Tuesday, February 26, 2013

Facebook's "Cold Storage"

Last week Facebook announced they are building a couple of "cold storage" data centers:
Facebook will move older pictures and back-up photos to new-more energy efficient-data centers, called "cold storage" centers.  ... the new "cold storage" centers-which are still in construction-will be five times more energy efficient and will allow users to access old images anytime without noticing any difference.
Facebook's problem is that they are ingesting 315M photos/day, or 7PB/month. Reducing the energy consumed by the backup copies and the older, less frequently accessed pictures is important. Although this is a work-in-progress and Facebook isn't talking about some details, it appears that among the techniques they are using are erasure coding, to operate with a lower replication factor, aggressively spinning down disks, using flash to hold indexes, and perhaps new, low-power drives such as these from Seagate, which claim 27% less power draw. They are working in the context of the Open Vault project, so this technology should eventually be available to others.

Thursday, February 21, 2013

Kai Li's FAST Keynote

Kai Li's keynote at the FAST 2013 conference was entitled Disruptive Innovation: Data Domain Experience. Data Domain was the pioneer of deduplication for backups. I was one of the people Sutter Hill asked to look at Data Domain when they were considering a B-round investment in 2003. I was very impressed, not just with their technology, but more with the way it was packaged as an appliance so that it was very easy to sell. The elevator pitch was "It is a box. You plug it into your network. Backups work better."

I loved Kai's talk. Not just because I had a small investment in the B round, so he made me money, but more because just about everything he said matched experiences I had at Sun or nVIDIA. Below the fold I discuss some of the details.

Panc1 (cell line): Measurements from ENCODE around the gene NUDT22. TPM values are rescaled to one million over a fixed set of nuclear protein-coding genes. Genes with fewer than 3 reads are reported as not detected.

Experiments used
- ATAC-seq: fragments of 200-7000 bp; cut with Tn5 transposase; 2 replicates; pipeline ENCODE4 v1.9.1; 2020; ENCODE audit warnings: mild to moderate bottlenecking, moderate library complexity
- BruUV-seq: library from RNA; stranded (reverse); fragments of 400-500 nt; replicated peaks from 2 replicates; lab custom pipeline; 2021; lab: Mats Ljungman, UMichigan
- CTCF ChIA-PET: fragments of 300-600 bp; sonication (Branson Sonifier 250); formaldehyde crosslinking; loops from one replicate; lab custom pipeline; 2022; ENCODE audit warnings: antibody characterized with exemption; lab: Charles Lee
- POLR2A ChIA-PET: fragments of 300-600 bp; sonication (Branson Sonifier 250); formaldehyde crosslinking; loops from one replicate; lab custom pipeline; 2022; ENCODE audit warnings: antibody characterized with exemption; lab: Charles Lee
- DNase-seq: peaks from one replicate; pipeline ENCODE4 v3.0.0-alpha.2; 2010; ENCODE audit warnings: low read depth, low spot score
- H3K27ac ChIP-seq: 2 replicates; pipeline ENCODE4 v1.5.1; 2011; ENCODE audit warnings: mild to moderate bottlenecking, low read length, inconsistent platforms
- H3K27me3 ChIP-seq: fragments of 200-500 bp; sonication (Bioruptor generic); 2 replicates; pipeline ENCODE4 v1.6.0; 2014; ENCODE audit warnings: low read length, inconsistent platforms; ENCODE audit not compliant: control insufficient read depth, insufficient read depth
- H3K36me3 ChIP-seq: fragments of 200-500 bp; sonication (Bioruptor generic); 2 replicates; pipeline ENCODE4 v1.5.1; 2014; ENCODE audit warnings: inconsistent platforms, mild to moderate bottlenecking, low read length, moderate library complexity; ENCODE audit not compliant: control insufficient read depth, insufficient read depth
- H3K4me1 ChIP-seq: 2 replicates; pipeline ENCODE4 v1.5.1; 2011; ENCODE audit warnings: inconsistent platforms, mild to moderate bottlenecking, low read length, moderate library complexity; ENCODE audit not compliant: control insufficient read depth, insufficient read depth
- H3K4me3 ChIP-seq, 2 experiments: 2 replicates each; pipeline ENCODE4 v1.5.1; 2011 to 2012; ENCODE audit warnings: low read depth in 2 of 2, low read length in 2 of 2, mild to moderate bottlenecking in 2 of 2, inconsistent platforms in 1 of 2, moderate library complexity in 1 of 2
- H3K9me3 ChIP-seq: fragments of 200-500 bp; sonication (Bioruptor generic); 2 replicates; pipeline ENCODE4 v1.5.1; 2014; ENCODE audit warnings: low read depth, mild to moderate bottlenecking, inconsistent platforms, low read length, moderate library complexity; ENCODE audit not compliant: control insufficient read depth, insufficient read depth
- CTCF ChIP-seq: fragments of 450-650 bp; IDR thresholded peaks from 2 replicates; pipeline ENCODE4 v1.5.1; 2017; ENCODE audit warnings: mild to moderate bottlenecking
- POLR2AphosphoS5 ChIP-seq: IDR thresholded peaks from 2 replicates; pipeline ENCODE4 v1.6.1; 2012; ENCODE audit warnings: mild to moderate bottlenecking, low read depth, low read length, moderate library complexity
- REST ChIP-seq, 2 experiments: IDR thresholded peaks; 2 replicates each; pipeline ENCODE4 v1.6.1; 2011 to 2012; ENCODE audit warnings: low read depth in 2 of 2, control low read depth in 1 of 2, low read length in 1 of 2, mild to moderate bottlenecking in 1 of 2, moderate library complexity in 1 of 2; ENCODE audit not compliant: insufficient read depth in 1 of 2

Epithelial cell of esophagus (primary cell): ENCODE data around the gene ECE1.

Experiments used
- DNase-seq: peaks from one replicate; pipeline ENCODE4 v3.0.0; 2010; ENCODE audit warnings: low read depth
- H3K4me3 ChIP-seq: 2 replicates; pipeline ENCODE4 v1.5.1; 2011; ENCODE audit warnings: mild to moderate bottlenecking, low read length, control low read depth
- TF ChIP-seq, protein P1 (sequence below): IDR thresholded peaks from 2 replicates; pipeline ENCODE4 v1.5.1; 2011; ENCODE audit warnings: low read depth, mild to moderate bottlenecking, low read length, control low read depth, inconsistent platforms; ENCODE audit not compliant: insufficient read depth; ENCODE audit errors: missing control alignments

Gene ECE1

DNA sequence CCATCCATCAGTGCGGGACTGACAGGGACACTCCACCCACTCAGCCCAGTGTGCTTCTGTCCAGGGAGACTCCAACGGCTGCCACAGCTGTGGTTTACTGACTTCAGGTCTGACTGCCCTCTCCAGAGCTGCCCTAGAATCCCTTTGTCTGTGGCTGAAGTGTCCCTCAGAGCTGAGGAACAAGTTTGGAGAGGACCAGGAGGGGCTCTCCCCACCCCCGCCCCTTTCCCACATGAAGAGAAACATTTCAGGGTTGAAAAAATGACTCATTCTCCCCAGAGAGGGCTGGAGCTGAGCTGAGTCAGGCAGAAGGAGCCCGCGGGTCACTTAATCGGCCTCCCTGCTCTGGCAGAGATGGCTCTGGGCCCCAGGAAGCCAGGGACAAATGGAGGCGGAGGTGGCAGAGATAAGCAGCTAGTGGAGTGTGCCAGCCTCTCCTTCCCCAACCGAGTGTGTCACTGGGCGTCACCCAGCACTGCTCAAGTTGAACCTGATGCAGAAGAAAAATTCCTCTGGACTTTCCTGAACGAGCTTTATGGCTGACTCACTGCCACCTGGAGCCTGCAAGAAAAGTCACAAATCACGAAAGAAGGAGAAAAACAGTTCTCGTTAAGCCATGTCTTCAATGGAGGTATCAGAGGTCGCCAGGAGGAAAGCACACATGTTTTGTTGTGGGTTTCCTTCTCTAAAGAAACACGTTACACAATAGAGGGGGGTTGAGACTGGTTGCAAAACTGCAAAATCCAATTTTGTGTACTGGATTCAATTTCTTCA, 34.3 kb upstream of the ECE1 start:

Tuesday, February 19, 2013

Thoughts from FAST 2013

I attended Usenix's 2013 FAST conference. I was so interested in Kai Li's keynote entitled Disruptive Innovation: Data Domain Experience that I'll devote a separate post to it. Below the fold are some other things that caught my attention. Thanks to Usenix's open access policy, you can follow the links and read the papers if I've piqued your interest.

Thursday, February 14, 2013

Amazon's margins

I've been blogging a lot about the economics of cloud storage, and always using Amazon as the comparison. I've been stressing that the margins on their cloud storage business are extortionate. But Amazon is famous for running on very low margins. Below the fold I look at this conundrum.

Tuesday, February 12, 2013

Rothenberg still wrong

Last March Jeff Rothenberg gave a keynote entitled Digital Preservation in Perspective:How far have we come, and what's next? to the Future Perfect 2012 conference at the wonderful, must-visit Te Papa Tongarewa museum in Wellington, New Zealand. The video is here. The talk only recently came to my attention, for which I apologize.

I have long argued, for example in my 2009 CNI keynote, that while Jeff correctly diagnosed the problems of digital preservation in the pre-Web era, the transition to the Web that started in the mid-90s made those problems largely irrelevant. Jeff's presentation is frustrating, in that it shows how little his thinking has evolved to grapple with the most significant problems facing digital preservation today. Below the fold is my critique of Jeff's keynote.